• Myelomeningocele. This form of spina bifida accounts for 3/4 of all spina bifida cases and is the most severe. In cases with this condition, the spinal cord bulges out of the back, not protected by anything, leaving the nerves exposed. This condition can result in paralysis of the legs and loss of bladder and bowel control, depending on where the spine is affected. Surgery before or after birth may help treat this condition, though.

Anencephaly. If the neural tube does not close properly at the top, anencephaly may develop. Babies born with anencephaly are missing their cerebrum and the forebrain, two essential parts of the brain. The rest of their brain is often exposed, with no skin or skull covering it.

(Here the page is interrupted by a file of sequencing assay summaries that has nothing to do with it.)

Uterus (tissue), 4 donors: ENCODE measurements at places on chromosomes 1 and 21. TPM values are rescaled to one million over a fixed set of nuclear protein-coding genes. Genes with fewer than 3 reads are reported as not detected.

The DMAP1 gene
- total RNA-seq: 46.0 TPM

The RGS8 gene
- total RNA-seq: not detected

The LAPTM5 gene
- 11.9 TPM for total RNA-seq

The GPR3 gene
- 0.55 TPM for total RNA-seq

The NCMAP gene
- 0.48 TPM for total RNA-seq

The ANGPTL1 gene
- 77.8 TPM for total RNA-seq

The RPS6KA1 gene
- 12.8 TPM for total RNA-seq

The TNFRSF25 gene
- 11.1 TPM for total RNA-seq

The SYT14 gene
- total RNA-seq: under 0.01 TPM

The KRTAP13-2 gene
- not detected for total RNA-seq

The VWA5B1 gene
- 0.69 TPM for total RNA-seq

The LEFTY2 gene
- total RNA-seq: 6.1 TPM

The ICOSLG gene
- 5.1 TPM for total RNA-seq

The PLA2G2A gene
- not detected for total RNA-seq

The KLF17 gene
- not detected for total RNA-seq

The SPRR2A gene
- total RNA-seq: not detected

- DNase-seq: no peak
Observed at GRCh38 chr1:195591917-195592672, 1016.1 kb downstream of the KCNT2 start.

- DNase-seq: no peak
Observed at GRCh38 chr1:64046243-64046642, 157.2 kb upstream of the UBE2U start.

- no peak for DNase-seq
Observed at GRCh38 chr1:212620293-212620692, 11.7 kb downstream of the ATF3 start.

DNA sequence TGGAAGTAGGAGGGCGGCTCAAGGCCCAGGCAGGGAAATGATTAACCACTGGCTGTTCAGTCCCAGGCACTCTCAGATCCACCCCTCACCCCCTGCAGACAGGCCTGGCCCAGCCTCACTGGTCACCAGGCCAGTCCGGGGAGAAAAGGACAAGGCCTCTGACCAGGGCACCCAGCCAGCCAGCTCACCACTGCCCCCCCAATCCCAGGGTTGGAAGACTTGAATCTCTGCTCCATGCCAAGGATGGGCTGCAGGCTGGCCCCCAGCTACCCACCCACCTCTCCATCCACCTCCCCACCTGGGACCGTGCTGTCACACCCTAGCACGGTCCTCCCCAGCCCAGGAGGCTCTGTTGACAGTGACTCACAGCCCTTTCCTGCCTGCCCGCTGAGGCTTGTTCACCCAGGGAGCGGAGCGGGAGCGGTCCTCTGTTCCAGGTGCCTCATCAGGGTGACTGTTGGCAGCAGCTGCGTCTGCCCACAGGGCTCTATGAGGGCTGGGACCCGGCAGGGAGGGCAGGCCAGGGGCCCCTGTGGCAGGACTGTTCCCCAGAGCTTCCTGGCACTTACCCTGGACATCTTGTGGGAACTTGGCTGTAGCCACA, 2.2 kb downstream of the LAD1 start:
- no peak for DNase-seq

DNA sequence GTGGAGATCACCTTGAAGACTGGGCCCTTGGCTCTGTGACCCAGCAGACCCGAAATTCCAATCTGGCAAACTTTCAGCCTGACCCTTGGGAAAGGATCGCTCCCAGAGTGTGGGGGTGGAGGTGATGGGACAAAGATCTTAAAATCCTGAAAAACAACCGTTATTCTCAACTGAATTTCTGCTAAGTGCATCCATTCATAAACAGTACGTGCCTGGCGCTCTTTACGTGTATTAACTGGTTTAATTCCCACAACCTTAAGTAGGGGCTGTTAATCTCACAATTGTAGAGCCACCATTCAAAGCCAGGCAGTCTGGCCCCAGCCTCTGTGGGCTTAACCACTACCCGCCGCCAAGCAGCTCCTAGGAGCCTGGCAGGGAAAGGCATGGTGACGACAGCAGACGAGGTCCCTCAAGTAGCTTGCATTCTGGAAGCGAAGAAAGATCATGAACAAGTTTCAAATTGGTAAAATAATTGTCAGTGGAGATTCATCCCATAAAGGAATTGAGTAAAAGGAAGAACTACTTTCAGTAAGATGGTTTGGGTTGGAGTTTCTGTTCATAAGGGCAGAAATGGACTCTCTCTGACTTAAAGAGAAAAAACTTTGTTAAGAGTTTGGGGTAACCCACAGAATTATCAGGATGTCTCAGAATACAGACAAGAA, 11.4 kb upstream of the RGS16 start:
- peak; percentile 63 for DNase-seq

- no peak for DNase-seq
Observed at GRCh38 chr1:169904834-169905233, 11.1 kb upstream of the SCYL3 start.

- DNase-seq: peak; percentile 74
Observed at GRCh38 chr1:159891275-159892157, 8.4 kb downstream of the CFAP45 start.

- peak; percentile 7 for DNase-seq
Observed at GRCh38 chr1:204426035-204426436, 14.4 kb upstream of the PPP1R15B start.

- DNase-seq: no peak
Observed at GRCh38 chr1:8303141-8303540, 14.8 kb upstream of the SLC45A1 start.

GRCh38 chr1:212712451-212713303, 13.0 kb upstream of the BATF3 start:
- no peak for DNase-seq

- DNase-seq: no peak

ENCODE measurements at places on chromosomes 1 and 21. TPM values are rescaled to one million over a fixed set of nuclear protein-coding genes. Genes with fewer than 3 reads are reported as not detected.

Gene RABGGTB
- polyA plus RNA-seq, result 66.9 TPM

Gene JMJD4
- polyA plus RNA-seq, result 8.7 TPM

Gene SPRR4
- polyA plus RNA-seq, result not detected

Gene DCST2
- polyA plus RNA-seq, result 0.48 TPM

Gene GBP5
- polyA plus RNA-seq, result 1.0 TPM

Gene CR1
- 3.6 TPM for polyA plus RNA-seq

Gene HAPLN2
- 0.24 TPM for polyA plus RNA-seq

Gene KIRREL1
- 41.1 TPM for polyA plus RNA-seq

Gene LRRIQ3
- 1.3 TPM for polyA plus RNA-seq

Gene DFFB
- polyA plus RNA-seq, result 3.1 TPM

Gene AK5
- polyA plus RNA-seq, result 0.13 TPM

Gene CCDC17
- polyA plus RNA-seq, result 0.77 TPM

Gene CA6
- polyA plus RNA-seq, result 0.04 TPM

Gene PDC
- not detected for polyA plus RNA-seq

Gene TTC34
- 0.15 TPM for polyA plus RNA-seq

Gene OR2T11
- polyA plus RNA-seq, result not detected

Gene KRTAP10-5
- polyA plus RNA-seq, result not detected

Encephalocele. Encephalocele is another defect that occurs toward the top of the neural tube. In the case of this condition, part of your baby's brain is held in a sac outside of the skull. It protrudes most often at the back of the skull but may protrude anywhere from the nose to the base of the skull. This condition is usually corrected with surgery, but even after surgery, some neurological symptoms may remain.

Tethered spinal cord syndrome. Your child's spinal cord is connected abnormally to the surrounding tissue. If it is not detected, a sudden spinal injury can occur.

Neural Tube Defect Treatment: How to Prevent Neural Tube Defects